• Light: From the Sun; To Your Eyes (September 30, 1985)
  • Light: Color (October 1, 1985)
  • Light: Eyes (October 2, 1985)
  • Light: How Animals See" (October 3, 1985)
  • Light: Bending and Bouncing" (October 4, 1985)
  • Farms: Sheep and Pigs – Selective Breeding (October 7, 1985)
  • Farms: Plants and Pigs – Plant Production (October 8, 1985)
  • Farms: Hybrids (October 9, 1985)
  • Farms: Cows and Pigs – Animal Products (October 10, 1985)
  • Farms: Chickens and Pigs – Animal Production (October 11, 1985)
  • Stuff: Metals (October 14, 1985)
  • Stuff: Clay (October 15, 1985)
  • Stuff: Shaping It (October 16, 1985)
  • Stuff: Feathers and Rubber (October 17, 1985)
  • Stuff: Using It (October 18, 1985)

Season 5 (1986)[edit]

  • Signals: Lingo (September 22, 1986)
  • Signals: Talking Birds, Talking Rooms (September 23, 1986)
  • Signals: Looking for Visual Clues (September 24, 1986)
  • Signals: Getting Them Around (September 25, 1986)
  • Signals: Cracking Codes (September 26, 1986)
  • Oceans: On the Sea (September 29, 1986)
  • Oceans: In the Sea (September 30, 1986)
  • Oceans: From the Sea (October 1, 1986)
  • Oceans: By the Sea (October 2, 1986)
  • Oceans: Of the Sea (October 3, 1986)
  • Motion: What's Up? (October 6, 1986)
  • Motion: Bones (October 7, 1986)
  • Motion: Smashing (October 8, 1986)
  • Motion: Getting a Grip (October 9, 1986)
  • Motion: Heave Ho! (October 10, 1986)
  • Eating: Tooth Detectives (October 13, 1986)
  • Eating: Picky Eaters (October 14, 1986)
  • Eating: Zoo Food (October 15, 1986)
  • Eating: Down the Hatch (October 16, 1986)
  • Eating: Leftovers (October 17, 1986)

Season 6 (1987)[edit]

  • Japan: Precious Oysters, Rare Salamanders (October 12, 1987)
  • Japan: Landslide! (October 13, 1987)
  • Japan: Paper and Kites (October 14, 1987)
  • Japan: Earthquake! (October 15, 1987)
  • Japan: Judo and Computers (October 16, 1987)
  • Detectives: Skin and Bone Detectives (October 19, 1987)
  • Detectives: Tool and Trash Detectives (October 20, 1987)
  • Detectives: Wildlife Detectives (October 21, 1987)
  • Detectives: Dinosaur Detectives (October 22, 1987)
  • Detectives: Pattern Detectives (October 23, 1987)
  • Architecture: Raising the Big Top (October 26, 1987)
  • Architecture: Home (October 27, 1987)
  • Architecture: Stack It Up (October 28, 1987)
  • Architecture: Made to Fit (October 29, 1987)
  • Architecture: Light But Strong (October 30, 1987)
  • Mammals: Rats and Bats (November 2, 1987)
  • Mammals: Keeping Warm (November 3, 1987)
  • Mammals: Live Birth, Warm Milk (November 4, 1987)
  • Mammals at Play (November 5, 1987)
  • Big Mammals: The High Cost of Living (November 6, 1987)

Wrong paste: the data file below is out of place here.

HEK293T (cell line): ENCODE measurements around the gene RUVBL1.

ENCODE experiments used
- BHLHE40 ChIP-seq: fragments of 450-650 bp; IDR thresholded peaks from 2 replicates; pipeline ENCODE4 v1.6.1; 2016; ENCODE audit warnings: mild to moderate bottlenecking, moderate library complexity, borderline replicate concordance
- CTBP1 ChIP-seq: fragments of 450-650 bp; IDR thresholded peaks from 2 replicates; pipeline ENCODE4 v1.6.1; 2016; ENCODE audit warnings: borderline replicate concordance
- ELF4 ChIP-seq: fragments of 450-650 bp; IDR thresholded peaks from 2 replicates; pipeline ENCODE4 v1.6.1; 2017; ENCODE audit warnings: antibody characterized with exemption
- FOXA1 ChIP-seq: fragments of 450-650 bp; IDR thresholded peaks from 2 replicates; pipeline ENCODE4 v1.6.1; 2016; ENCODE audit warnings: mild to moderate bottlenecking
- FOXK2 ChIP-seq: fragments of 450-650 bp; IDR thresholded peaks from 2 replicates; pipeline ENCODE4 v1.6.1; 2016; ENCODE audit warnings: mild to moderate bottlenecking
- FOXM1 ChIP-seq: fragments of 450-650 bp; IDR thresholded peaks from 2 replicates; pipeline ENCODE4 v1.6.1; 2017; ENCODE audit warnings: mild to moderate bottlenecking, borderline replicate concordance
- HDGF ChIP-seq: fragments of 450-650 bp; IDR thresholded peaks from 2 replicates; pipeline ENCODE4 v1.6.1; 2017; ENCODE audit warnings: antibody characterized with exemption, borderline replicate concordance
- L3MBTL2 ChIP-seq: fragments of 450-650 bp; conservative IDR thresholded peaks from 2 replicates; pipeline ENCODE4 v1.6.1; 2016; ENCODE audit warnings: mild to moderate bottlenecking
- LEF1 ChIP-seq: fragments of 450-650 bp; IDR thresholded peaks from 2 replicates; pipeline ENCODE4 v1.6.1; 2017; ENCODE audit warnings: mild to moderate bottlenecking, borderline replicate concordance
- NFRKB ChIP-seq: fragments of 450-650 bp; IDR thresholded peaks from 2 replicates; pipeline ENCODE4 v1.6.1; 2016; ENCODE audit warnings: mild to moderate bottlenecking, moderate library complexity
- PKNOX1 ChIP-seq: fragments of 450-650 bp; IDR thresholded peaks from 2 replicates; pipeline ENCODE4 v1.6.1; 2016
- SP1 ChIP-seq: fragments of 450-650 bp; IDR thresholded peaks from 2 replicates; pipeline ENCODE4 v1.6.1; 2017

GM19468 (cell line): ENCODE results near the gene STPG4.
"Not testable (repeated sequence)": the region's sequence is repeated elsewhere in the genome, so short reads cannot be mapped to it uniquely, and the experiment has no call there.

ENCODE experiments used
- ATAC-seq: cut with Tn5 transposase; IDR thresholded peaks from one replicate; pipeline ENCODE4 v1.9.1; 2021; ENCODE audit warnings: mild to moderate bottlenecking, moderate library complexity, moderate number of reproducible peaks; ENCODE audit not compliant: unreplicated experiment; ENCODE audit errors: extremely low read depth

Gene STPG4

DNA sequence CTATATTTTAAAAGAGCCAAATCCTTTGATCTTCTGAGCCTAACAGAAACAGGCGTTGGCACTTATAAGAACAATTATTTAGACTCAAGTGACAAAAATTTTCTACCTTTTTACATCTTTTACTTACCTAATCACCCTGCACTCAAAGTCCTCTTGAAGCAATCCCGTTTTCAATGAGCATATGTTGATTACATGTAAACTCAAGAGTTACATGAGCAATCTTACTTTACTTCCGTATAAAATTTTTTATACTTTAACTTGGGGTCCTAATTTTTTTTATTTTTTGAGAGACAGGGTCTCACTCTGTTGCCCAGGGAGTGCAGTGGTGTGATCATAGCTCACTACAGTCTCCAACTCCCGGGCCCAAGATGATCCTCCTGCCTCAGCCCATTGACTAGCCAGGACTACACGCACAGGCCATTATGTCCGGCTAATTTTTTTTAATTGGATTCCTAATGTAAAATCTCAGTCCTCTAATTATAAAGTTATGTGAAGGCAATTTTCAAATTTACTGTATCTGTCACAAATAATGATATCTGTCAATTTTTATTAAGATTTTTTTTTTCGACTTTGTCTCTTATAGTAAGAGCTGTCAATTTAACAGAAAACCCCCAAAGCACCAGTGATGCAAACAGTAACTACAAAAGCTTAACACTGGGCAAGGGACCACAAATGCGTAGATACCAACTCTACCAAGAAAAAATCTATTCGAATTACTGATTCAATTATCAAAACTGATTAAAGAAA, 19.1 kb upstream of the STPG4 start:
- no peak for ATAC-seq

• Modeling: Things on Wheels (November 9, 1987)
  • Modeling: Through Ice and Air (November 10, 1987)
  • Modeling: The Earth (November 11, 1987)
  • Modeling: Knees and Small Things (November 12, 1987)
  • Modeling: Spaces (November 13, 1987)
  • In the Air: Finding Your Way (November 16, 1987)
  • In the Air: Drifting with the Wind (November 17, 1987)
  • In the Air: Born to Fly (November 18, 1987)
  • In the Air: Fat Things That Fly (November 19, 1987)
  • In the Air: Unbelievable Flying Objects (November 20, 1987)

Season 7 (1988)[edit]

  • Antarctica: Getting There (October 10, 1988)
  • Antarctica: Getting Around (October 11, 1988)
  • Antarctica: Life On The Edge (October 12, 1988)
  • Antarctica: Life Under The Ice (October 13, 1988)
  • Antarctica: The Desert Continent (October 14, 1988)
  • Your Body: Twins (October 17, 1988)
  • Your Body: Having a Baby (October 18, 1988)
  • Your Body: Sleep (October 19, 1988)
  • Your Body: Spinning (October 20, 1988)
  • Your Body: Your Health (October 21, 1988)
  • Australia: Platypus & Echidna (October 24, 1988)
  • Australia: Moths & Beetles (October 25, 1988)
  • Australia: Emu & Kookaburra (October 26, 1988)
  • Australia: Koalas (October 27, 1988)
  • Australia: Kangaroos (October 28, 1988)
  • Structures: Bubble, Bubble (October 31, 1988)
  • Structures: Pipes and Reeds (November 1, 1988)
  • Structures: Chaos and Computers (November 2, 1988)
  • Structures: Running Robots (November 3, 1988)
  • Structures: Suspended in Air (November 4, 1988)
  • Greece: The Journey Begins (November 7, 1988)
  • Greece: Under The Ash (November 8, 1988)
  • Greece: Before History (November 9, 1988)
  • Greece: Sheep & Cheese (November 10, 1988)
  • Greece: The Parthenon (November 11, 1988)
  • Island: Parrot Fish (November 14, 1988)
  • Island: Lizards (November 15, 1988)
  • Island: Coral (November 16, 1988)
  • Island: Flamingos (November 17, 1988)
  • Island: Conch (November 18, 1988)

3-2-1 Classroom Contact episodes (1991-1992)[edit]

  • The Order of Things: Classification (September 20, 1991)
  • Learning New Tricks: Training Animals (September 27, 1991)
  • Eye of the Beholder: Animal Vision (October 4, 1991)
  • How Do They Know That? Innate & Learned Behavior (October 11, 1991)
  • Living in Groups: Social Behavior (October 18, 1991)
  • Winging It: Flying Animals (October 25, 1991)
  • The Inside Story: Digestion (November 1, 1991)
  • Life Down Under: Australian Mammals (November 8, 1991)
  • The Shocking Truth: Bioelectricity (November 15, 1991)
  • Living on the Edge: Antarctic Animals (November 22, 1991)
  • Eat and be Eaten: Food Chains (December 6, 1991)
  • Go with the Flow: The Water Cycle (December 13, 1991)
  • Too Hot to Handle: Volcanoes (December 20, 1991)
  • Remains to be Seen: Fossils (January 10, 1992)